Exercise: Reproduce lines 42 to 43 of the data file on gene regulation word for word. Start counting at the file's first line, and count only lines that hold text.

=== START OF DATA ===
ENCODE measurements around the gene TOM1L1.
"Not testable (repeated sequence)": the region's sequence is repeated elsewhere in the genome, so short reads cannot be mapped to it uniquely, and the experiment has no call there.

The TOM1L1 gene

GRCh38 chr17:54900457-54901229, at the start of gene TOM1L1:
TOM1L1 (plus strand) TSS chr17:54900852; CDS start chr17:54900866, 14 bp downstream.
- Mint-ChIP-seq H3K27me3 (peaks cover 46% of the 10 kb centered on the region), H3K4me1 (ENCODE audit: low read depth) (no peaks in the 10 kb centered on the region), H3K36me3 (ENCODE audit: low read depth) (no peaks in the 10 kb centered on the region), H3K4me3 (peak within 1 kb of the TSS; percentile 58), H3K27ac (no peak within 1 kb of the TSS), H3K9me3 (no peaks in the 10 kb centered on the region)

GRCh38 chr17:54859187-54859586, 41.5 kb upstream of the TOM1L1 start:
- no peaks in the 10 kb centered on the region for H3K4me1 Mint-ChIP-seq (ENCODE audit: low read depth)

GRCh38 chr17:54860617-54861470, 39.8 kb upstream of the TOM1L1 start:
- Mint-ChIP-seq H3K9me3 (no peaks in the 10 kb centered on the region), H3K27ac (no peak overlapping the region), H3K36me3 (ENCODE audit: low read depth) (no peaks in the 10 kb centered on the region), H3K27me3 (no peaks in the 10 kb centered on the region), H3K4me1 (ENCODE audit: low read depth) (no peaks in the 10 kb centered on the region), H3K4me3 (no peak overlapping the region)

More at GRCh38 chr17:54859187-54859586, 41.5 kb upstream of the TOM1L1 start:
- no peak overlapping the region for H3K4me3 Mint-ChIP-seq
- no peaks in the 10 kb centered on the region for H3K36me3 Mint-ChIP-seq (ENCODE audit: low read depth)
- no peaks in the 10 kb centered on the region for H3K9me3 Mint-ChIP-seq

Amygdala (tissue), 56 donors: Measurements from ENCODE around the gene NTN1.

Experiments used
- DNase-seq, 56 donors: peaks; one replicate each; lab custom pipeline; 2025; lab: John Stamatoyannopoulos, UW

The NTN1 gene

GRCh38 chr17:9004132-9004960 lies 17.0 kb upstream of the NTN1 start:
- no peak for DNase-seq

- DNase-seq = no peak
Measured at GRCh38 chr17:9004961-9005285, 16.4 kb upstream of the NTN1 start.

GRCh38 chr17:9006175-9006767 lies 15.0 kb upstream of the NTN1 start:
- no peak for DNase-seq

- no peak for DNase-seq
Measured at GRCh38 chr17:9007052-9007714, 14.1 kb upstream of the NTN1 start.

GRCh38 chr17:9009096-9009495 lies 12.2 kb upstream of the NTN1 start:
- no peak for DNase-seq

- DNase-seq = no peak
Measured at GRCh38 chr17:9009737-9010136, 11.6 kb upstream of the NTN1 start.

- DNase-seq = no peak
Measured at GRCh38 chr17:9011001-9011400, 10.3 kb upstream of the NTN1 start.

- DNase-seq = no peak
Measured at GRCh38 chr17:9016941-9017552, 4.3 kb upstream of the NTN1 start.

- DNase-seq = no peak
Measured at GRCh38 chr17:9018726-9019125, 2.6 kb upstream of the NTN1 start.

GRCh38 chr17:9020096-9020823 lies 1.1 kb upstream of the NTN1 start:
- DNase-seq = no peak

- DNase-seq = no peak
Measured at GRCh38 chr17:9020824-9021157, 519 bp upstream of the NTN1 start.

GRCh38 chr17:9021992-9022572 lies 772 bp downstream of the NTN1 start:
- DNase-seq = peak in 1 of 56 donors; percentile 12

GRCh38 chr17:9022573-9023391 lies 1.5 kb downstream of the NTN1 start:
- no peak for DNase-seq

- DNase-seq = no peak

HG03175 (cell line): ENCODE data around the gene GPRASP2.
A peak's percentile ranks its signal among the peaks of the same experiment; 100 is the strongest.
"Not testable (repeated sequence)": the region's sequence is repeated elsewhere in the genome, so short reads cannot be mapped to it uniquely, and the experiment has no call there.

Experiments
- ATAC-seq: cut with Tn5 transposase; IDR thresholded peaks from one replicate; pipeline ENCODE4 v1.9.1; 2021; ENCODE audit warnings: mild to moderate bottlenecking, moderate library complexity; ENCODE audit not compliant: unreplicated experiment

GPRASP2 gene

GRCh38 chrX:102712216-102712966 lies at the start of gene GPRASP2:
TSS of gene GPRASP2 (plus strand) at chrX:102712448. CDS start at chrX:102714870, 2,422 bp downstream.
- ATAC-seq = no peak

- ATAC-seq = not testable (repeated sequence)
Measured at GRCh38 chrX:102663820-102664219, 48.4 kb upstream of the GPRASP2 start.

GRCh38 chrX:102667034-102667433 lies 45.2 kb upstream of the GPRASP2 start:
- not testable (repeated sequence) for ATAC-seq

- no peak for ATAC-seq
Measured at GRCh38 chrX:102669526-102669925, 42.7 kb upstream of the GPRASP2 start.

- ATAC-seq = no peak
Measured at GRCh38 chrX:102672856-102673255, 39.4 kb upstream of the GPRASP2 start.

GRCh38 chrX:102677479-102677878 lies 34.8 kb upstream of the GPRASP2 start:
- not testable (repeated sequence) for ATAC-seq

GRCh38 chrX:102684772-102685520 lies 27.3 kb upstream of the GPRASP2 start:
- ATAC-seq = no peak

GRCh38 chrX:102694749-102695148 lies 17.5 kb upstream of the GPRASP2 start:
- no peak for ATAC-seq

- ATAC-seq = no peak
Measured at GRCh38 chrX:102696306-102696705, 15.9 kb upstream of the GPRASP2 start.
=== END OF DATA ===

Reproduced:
- DNase-seq = peak in 1 of 56 donors; percentile 12

GRCh38 chr17:9022573-9023391 lies 1.5 kb downstream of the NTN1 start: